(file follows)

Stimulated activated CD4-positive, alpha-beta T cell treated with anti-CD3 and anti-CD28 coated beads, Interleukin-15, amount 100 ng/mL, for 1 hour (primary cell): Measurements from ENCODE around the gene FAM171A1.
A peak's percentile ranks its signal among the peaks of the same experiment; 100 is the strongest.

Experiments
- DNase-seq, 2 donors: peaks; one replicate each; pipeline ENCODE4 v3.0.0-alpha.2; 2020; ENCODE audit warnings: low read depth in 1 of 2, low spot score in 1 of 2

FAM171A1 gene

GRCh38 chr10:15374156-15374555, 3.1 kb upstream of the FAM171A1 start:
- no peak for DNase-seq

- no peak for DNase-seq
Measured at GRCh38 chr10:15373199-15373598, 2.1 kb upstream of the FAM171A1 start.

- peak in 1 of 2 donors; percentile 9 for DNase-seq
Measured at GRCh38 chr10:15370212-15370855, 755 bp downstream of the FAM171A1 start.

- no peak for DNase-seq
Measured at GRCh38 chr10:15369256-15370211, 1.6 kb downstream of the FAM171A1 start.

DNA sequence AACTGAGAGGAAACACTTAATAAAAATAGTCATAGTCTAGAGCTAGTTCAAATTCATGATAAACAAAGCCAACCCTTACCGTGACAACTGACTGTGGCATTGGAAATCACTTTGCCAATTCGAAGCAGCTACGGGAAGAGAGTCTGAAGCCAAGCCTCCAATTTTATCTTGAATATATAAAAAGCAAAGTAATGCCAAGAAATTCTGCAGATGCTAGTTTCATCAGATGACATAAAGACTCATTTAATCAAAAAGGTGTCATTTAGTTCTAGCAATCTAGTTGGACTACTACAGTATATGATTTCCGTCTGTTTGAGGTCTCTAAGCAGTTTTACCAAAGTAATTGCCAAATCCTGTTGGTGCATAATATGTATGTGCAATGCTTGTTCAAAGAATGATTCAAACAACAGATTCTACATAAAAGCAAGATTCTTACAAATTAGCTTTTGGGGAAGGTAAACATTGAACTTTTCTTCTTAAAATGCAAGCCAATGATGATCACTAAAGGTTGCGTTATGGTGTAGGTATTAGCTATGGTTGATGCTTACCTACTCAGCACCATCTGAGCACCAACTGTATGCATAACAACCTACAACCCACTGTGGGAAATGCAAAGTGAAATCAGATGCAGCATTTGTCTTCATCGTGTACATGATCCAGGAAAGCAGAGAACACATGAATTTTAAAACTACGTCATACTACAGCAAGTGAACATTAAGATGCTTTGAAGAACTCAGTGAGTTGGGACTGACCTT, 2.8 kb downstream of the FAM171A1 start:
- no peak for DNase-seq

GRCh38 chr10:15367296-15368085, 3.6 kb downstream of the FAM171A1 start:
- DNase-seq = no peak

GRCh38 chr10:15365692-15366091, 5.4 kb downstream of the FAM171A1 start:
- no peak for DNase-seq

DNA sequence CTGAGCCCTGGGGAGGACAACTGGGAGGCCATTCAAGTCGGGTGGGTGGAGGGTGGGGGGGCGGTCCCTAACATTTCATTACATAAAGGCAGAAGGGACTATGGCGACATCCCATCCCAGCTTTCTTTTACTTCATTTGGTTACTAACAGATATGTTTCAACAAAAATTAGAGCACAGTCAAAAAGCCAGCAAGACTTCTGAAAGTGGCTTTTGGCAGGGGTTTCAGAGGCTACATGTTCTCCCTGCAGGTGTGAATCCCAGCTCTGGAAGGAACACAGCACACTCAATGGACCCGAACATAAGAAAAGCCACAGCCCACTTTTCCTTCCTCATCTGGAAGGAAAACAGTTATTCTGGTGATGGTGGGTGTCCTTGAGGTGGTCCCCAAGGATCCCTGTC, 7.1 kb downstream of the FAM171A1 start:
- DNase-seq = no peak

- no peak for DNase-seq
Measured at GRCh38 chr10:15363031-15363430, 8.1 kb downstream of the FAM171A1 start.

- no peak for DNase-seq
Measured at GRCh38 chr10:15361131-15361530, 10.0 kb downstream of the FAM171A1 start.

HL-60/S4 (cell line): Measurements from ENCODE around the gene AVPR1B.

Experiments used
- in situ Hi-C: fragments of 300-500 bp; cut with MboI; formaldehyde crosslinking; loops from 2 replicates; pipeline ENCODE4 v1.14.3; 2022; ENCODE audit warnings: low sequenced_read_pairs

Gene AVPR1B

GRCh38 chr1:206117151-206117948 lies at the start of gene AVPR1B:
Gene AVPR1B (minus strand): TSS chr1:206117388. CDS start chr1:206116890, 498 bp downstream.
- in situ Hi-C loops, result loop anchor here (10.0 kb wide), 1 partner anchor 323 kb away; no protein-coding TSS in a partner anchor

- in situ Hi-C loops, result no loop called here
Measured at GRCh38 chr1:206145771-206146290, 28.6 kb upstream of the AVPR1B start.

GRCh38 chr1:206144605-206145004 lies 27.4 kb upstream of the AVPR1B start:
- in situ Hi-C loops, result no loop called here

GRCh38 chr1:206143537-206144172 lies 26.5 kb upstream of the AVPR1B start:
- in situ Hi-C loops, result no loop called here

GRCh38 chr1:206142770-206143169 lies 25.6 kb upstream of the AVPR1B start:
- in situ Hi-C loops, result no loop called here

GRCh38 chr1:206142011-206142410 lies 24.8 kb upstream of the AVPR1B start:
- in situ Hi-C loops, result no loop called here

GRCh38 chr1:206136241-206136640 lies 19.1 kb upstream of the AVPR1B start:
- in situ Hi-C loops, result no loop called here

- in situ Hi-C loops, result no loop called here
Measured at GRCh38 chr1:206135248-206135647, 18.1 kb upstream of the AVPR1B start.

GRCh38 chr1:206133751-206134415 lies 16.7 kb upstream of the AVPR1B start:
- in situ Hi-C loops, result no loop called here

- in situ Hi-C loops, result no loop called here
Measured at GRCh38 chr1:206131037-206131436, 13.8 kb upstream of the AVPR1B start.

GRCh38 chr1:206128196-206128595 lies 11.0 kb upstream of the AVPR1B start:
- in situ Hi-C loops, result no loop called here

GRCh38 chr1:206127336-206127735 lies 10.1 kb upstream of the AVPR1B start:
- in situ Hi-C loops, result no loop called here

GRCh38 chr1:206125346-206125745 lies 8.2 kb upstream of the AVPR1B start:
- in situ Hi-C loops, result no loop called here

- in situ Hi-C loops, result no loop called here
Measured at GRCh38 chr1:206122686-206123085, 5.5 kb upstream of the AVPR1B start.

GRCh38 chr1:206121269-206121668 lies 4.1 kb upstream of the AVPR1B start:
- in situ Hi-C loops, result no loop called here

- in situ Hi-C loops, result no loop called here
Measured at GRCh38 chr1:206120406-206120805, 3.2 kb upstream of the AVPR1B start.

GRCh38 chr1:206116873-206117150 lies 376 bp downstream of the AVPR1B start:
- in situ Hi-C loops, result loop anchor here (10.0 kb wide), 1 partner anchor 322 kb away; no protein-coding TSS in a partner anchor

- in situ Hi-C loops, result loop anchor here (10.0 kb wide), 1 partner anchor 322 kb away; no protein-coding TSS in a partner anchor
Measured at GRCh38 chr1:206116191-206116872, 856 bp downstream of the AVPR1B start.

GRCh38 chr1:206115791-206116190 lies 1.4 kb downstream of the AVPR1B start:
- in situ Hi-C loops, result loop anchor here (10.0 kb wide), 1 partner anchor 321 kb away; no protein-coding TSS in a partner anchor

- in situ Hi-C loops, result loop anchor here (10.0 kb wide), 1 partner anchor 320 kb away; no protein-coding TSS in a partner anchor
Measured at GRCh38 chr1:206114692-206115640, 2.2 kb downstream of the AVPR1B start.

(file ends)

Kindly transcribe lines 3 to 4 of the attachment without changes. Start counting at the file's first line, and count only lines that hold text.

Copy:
Experiments
- DNase-seq, 2 donors: peaks; one replicate each; pipeline ENCODE4 v3.0.0-alpha.2; 2020; ENCODE audit warnings: low read depth in 1 of 2, low spot score in 1 of 2